Many funders are starting to recognise the value of Organisational Development (OD) support and are looking to peer organisations on how to create OD programmes. In doing this, many grantmaking foundations want to reflect on the experience of other organisations on how they began OD programmes, before starting their own. Simultaneously, funders that already provide OD support are looking at how they can enhance their programmes by wanting to learn from the experiences of others. The Organisational Development (OD) Community of Practice organised its second-ever satellite event before the start of the Philea Forum 2023 in Šibenik, Croatia. This document serves as a knowledge product generated during the session, presenting the top eight learnings shared by participants at the satellite event. Its primary objective is to assist funders in gaining an understanding of key steps involved in developing OD support programmes.
Just as Europe is moving from emergency mode to recovery from the devastating effects of Covid-19, the continent is now preparing for a new era of discontent brought on by a growing cost-of-living crisis. Inflationary pressure is becoming more persistent and broad-based. Funders are now turning their attention to how to collectively mitigate the impact being felt by communities as well as their employees and grantee partners.Philea provides this data dive into available research and statistics alongside insights from philanthropic actors to inform its members about the scale and disparities of the problem as well as practical steps being taken by funders and their long-term considerations.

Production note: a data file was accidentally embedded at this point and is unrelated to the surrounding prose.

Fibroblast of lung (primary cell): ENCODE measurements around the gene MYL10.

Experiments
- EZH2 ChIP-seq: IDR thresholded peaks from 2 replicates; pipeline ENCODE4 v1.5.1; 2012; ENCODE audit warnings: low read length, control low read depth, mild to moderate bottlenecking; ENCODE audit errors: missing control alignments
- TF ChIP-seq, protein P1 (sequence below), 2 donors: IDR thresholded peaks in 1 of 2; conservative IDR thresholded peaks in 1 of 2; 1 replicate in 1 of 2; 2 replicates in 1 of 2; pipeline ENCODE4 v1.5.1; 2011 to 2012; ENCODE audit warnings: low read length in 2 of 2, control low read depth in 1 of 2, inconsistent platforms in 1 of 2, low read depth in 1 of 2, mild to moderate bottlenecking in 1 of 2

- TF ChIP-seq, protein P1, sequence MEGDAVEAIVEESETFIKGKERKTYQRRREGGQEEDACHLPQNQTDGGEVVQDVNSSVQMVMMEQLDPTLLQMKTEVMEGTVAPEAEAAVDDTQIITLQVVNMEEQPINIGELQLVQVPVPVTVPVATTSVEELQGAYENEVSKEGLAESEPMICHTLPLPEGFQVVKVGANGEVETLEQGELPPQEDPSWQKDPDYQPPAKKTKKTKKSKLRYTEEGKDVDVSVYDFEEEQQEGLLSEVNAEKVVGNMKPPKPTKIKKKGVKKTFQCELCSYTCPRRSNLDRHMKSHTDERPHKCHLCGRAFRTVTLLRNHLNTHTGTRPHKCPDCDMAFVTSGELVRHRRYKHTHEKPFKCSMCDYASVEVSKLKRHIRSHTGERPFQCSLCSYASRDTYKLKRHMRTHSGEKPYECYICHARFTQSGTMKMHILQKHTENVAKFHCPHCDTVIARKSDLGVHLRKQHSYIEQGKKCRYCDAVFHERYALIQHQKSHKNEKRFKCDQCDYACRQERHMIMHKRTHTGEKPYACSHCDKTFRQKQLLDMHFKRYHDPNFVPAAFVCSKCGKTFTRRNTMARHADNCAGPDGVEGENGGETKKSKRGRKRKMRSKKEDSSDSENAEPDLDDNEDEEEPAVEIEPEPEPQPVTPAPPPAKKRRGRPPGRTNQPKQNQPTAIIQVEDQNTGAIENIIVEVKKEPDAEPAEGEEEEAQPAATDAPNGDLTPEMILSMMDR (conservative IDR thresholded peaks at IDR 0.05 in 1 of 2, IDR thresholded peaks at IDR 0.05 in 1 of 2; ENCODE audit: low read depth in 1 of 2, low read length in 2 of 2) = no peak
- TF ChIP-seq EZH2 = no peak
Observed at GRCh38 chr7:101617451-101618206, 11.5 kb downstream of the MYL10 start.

This paper sheds a light on developments and changing practices in institutional philanthropy in Europe since the onset of the Covid-19 pandemic and offers insights for making responsible philanthropy the new normal. Leveraging data from a document review as well as various surveys and interviews conducted with the membership of the former European Foundation Centre (now Philea, a convergence of Dafne - Donors and Foundations Networks in Europe - and the EFC), the present analysis delves into what foundations have learned from this period. Organisations may survive in their current state, but they will lose legitimacy and perceived value if they do not adapt. The paper first looks at the challenges perceived by philanthropy professionals and how they respond to these threats, including criticism of philanthropy, and then takes stock of actions that have helped foundations to bounce back from massive disruption. Finally, the paper offers a set of recommendations to reveal opportunities for change and prepare for what's next.